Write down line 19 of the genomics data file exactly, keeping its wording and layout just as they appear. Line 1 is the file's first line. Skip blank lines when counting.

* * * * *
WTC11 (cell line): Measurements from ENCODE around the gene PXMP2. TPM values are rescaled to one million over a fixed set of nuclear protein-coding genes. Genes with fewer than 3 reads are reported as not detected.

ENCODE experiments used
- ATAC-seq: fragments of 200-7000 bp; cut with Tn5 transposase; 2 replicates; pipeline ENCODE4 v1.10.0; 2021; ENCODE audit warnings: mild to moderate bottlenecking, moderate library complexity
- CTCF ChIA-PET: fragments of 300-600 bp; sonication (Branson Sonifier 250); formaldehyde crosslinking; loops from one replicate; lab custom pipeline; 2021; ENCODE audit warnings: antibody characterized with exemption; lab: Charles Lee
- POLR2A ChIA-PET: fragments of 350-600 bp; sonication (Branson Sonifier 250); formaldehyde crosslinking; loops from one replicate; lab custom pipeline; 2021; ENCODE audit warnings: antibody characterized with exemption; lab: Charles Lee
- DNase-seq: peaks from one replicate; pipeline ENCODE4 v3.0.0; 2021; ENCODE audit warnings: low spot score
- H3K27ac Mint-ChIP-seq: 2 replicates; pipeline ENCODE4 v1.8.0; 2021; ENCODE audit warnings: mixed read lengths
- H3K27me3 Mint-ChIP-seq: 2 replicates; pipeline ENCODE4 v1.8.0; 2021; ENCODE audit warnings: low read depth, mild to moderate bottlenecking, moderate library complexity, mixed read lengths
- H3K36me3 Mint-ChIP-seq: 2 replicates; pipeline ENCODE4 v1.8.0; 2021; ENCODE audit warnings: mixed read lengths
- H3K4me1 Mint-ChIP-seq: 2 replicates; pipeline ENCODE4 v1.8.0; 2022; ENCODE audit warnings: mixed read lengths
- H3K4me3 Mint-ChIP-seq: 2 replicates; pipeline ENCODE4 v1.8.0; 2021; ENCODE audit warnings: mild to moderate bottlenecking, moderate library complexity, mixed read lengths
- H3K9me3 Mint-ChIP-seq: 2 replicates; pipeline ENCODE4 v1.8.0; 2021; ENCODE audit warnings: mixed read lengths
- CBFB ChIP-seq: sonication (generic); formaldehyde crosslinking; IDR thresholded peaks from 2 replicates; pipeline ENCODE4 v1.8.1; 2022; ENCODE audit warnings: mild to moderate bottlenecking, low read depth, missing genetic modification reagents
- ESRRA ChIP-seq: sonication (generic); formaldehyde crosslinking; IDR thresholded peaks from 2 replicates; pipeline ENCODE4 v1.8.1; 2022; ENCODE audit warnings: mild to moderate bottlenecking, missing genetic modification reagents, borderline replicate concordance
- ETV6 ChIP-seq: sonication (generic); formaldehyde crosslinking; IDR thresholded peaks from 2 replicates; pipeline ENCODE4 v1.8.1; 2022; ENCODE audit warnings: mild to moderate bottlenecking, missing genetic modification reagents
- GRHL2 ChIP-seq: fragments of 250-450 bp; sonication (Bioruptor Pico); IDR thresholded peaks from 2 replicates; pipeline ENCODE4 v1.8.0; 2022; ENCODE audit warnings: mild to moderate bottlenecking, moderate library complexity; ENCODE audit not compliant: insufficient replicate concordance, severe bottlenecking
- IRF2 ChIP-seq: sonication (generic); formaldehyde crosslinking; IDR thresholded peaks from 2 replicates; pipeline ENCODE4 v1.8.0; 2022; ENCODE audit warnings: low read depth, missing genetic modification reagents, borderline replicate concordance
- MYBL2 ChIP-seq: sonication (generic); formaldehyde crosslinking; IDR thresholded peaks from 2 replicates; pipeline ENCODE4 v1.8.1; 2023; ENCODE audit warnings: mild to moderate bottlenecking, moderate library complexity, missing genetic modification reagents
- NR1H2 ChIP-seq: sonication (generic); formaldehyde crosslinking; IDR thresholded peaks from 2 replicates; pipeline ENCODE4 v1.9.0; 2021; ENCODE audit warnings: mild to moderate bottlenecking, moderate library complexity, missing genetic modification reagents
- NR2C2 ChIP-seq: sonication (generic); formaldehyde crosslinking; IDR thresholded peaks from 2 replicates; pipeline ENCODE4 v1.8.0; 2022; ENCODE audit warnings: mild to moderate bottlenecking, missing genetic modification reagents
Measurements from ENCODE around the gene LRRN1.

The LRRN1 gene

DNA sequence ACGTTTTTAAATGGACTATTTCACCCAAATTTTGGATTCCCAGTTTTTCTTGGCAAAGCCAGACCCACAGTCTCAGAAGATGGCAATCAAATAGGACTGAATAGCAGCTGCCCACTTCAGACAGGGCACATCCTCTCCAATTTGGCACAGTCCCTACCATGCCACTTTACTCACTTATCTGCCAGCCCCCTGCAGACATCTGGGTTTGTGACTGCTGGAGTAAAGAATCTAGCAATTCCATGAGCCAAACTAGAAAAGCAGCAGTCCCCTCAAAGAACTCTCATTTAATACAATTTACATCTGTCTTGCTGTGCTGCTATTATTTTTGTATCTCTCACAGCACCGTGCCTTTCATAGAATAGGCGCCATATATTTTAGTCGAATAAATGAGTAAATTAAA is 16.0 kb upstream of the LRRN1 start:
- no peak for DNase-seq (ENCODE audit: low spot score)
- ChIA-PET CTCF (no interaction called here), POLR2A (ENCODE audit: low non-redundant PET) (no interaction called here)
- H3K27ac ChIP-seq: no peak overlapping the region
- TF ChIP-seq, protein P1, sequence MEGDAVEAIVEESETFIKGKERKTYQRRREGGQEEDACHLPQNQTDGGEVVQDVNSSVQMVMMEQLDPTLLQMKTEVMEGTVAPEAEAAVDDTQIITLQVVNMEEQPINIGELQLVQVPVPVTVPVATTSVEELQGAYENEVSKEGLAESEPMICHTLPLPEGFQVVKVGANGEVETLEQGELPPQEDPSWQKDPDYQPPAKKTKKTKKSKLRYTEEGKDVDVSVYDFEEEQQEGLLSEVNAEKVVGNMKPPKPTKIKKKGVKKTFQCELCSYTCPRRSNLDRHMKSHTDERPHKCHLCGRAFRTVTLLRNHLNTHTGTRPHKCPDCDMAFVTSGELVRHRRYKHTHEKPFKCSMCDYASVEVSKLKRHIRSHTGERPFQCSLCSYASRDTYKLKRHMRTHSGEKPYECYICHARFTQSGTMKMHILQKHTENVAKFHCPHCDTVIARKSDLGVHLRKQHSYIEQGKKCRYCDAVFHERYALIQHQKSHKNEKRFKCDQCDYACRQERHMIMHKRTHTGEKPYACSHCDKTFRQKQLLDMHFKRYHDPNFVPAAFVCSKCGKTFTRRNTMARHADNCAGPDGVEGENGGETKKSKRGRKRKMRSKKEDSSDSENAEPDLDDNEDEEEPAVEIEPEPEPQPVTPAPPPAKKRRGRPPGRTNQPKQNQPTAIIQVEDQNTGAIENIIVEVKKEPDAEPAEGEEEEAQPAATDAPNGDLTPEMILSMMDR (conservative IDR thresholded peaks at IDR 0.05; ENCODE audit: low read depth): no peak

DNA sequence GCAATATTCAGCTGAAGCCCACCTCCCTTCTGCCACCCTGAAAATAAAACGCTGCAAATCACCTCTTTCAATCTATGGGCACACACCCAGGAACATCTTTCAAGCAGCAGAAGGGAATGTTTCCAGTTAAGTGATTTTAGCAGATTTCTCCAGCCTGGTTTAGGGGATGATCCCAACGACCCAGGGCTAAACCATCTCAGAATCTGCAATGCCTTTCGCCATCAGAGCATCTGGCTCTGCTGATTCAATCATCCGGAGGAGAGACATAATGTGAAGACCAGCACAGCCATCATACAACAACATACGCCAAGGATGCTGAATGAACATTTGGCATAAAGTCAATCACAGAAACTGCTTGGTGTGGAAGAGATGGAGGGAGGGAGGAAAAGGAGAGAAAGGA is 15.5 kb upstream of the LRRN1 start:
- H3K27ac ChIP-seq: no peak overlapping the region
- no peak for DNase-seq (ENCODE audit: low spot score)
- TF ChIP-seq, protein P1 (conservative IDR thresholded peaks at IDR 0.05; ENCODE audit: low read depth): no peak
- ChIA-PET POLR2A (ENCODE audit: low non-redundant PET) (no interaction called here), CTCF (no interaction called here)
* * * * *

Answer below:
- NR1H2 ChIP-seq: sonication (generic); formaldehyde crosslinking; IDR thresholded peaks from 2 replicates; pipeline ENCODE4 v1.9.0; 2021; ENCODE audit warnings: mild to moderate bottlenecking, moderate library complexity, missing genetic modification reagents